Faba beans have become a very popular crop in the rotation in recent years. Plantings of faba beans have been consistently strong over the past three years, and good growing conditions have led to strong supply and weaker prices. The Australian Bureau of Agricultural and Resource Sciences (ABARES) June Crop Report suggests we might see tighter supply in the coming year.

Figure 1 shows that faba bean plantings can be highly variable.  Over the past 10 years, we’ve seen a low of 164,000 ha and a high of 313,000 ha (Figure 1).  Faba bean production is even more variable.  During the 2018-19 drought harvest, just 233,000 tonnes were produced, with a high of 678,000 tonnes coming in 2020-21. 

South Australia produced a record 300,000 tonnes crop of beans last year, and this year it is expected to decrease by more than half (Figure 2). With plantings reduced, and a more average season this year the supply of beans will be cut.  Australian total faba bean production is forecast to decline 31.5% from 2022-23, and 38% from 2020-21.  Forecast faba bean production for 2023-24 is expected to be the lowest since 2019-20, and lower than the 10-year average.

Faba beans are not a major commodity, but in South Australia and Victoria, they are an important break crop, and a valuable feed source when beans don’t make export grade.  Prices are a factor of supply, export demand and local feed demand.

Faba bean prices have been relatively steady in recent years.  At least compared to wheat and canola.  Since coming off the extreme highs of 2019 faba bean prices have found a base between $300 and $450/t at Port Adelaide (Figure 3).

Comparing supply and price, we can see that the big crop of 2020-21 took the heat out of prices, and with subsequent strong crops, they haven’t regained the highs.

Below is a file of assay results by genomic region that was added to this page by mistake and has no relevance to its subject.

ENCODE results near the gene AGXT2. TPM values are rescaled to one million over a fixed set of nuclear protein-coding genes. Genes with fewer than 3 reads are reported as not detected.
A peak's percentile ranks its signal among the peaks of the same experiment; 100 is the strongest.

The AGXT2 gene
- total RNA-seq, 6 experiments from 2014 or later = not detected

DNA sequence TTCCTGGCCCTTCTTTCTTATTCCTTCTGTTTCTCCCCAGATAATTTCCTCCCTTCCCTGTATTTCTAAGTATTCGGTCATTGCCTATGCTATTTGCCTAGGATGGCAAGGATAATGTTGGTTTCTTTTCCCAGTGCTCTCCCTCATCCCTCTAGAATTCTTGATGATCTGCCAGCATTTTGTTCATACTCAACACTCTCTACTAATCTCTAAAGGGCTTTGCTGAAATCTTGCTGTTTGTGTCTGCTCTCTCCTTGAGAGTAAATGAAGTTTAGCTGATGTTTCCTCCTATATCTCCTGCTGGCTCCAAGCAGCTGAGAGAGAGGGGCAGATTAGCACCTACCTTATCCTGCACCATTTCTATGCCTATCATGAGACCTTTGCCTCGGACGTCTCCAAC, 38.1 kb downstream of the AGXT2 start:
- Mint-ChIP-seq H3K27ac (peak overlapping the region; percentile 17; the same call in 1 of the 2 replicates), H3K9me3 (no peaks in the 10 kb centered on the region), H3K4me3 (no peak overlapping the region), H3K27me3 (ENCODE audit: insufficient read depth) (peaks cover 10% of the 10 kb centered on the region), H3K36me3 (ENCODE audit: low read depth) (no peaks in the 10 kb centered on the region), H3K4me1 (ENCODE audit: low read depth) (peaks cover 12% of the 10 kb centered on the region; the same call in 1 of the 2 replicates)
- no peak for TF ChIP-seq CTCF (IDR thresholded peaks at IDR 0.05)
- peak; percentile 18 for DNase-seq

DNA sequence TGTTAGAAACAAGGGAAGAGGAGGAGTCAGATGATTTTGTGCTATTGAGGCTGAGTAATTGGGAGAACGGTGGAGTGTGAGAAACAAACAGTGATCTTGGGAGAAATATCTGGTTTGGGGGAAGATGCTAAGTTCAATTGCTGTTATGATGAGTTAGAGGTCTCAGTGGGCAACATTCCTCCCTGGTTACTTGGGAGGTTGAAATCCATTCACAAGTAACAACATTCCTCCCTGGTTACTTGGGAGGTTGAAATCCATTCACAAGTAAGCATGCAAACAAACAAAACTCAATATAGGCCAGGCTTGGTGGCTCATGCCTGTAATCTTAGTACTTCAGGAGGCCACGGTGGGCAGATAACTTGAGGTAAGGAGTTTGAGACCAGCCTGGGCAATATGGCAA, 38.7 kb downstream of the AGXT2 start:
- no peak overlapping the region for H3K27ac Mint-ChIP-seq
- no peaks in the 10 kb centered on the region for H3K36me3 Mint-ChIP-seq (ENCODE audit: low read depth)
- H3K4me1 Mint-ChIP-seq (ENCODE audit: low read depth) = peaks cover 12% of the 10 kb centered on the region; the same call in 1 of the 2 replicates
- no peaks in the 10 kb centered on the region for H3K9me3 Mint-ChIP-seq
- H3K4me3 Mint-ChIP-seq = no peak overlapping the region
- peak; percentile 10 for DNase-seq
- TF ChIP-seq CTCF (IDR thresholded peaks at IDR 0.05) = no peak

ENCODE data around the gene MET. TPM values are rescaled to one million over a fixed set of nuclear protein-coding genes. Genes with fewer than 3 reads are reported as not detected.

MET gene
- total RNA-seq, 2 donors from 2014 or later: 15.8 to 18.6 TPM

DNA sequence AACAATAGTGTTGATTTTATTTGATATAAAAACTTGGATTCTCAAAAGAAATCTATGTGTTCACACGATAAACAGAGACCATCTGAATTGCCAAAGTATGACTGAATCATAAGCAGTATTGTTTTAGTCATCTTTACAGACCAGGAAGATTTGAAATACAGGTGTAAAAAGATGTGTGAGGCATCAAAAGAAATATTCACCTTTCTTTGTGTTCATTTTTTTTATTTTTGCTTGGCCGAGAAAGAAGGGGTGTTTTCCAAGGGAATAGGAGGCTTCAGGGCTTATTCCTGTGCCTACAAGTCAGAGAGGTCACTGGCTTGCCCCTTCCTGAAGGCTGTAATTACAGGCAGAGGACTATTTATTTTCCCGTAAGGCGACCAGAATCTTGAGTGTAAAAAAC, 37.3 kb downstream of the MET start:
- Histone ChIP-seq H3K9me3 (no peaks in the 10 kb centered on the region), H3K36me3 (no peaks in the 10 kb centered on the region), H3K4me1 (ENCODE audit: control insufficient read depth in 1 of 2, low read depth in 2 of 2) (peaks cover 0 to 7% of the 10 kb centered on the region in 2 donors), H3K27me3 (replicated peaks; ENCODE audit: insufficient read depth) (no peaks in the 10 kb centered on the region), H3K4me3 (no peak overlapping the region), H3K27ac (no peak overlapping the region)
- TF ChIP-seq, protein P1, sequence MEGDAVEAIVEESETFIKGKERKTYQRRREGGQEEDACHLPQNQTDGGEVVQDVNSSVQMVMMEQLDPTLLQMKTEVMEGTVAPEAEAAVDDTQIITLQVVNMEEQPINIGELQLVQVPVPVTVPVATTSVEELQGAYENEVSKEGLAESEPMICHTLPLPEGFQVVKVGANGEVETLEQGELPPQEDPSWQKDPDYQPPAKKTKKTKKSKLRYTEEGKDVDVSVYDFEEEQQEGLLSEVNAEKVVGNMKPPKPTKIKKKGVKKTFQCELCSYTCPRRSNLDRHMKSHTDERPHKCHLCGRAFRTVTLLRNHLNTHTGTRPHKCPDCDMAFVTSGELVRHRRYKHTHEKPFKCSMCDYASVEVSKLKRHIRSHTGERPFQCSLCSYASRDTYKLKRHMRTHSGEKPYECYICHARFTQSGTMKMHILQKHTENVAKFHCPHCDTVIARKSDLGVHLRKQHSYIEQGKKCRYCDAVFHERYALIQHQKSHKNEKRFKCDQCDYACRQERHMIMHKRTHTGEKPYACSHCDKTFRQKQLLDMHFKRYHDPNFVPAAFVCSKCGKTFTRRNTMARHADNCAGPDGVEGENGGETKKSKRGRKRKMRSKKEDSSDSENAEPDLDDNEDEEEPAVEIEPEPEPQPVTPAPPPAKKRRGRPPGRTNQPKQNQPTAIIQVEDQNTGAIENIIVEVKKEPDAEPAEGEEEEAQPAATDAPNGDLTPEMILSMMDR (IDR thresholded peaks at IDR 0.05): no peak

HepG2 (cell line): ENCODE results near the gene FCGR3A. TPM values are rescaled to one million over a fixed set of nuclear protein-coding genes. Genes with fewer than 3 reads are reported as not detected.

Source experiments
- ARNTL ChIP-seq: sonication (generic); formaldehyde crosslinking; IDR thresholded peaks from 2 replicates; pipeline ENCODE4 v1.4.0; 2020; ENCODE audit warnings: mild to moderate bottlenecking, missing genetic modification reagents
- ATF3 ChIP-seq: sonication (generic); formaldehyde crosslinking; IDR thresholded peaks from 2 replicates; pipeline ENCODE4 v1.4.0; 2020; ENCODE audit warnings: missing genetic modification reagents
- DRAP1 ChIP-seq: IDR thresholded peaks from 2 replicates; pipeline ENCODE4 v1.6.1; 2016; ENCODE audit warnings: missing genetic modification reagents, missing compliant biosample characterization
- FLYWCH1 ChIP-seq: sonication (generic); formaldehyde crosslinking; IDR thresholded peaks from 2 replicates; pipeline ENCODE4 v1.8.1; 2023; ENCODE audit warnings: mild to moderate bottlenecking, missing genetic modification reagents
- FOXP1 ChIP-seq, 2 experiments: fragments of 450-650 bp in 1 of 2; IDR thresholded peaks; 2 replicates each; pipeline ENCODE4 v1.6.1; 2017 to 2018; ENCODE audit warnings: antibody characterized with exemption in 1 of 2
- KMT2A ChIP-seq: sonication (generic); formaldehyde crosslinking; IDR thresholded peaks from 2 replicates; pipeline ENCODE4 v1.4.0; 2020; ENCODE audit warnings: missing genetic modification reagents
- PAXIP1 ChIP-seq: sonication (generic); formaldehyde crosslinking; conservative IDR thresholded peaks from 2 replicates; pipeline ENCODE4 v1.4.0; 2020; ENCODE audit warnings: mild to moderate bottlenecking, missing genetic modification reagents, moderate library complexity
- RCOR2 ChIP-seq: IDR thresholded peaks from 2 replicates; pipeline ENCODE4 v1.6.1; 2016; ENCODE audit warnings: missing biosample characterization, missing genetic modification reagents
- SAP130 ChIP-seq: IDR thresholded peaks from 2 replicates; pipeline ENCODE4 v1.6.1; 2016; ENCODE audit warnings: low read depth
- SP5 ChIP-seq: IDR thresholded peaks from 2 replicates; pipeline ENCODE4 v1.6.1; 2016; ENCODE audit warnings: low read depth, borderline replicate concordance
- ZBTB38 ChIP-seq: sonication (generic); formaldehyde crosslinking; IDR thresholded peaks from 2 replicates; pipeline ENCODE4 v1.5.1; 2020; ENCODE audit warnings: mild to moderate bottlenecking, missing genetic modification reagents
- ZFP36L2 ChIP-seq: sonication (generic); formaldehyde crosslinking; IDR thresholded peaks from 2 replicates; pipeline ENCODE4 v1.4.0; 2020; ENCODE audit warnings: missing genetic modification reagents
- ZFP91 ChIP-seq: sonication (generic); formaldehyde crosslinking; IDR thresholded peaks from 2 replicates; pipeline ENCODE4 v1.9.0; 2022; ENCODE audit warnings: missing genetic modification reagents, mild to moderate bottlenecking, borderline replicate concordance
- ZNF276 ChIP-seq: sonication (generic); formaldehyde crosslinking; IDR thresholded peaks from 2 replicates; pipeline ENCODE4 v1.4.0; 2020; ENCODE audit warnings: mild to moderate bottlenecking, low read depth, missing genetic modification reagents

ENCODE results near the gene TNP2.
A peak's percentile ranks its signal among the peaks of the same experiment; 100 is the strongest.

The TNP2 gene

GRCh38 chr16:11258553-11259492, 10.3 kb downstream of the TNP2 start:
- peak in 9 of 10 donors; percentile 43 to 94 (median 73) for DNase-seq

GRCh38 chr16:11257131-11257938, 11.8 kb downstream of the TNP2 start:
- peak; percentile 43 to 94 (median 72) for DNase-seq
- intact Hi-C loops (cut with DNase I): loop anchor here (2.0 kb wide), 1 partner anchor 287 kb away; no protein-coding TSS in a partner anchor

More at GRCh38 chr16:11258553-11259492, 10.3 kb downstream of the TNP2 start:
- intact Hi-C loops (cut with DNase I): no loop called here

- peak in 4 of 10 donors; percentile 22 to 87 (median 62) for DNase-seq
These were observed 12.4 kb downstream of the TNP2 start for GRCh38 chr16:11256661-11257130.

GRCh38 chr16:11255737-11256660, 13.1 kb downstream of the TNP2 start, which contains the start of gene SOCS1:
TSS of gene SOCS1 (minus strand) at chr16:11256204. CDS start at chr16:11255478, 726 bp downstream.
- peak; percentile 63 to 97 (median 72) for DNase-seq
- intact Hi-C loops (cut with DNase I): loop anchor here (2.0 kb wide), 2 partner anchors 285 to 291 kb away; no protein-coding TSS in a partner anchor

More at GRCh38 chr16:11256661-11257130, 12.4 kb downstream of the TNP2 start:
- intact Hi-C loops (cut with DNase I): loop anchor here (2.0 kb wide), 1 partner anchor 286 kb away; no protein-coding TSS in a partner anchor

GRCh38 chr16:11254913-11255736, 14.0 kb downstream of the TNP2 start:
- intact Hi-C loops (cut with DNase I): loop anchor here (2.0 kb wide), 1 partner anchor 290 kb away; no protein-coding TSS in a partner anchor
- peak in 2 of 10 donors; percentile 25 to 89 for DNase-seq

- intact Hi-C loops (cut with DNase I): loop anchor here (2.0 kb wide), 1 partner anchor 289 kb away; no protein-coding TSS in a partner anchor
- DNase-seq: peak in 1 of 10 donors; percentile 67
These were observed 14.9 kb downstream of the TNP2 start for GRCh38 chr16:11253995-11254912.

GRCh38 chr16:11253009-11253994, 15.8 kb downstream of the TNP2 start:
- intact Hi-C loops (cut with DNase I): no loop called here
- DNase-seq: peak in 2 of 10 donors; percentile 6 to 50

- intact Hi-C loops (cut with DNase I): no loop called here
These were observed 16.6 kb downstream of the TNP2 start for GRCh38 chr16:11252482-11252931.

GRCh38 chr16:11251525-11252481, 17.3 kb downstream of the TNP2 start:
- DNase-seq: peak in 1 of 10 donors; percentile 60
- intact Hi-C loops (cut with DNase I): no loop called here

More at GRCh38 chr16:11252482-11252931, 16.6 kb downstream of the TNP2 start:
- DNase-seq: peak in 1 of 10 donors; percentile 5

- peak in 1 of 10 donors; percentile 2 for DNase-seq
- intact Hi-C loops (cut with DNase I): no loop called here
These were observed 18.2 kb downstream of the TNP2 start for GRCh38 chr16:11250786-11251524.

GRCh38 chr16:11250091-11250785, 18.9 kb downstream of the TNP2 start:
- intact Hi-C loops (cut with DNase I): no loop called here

Faba beans are used to boost protein in feed mixes, or fed straight when they are cheap enough relative to cereals like in the last couple of years.  Canola meal is the other major high protein feed supplement, and while canola has come off its highs, prices are still strong relative to beans.

What does it mean?

At least the outlook for bean prices in the local market is positive this year.  Lower production and strong canola prices are two factors that could see prices rise if the small crop comes to fruition.  Obviously much depends on international demand for beans, but at a local scale, beans look like good buying now.

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Key Points

  • After three strong years, faba bean production is expected to decline in 2023-24.
  • Lower plantings and a drier season in South Australia are the major factors in lower bean production.
  • Faba bean prices have been relatively low in recent years, with some upside on lower production.

Click on figure to expand

Click on figure to expand

Click on figure to expand

Data sources: USDA, Reuters, Mecardo

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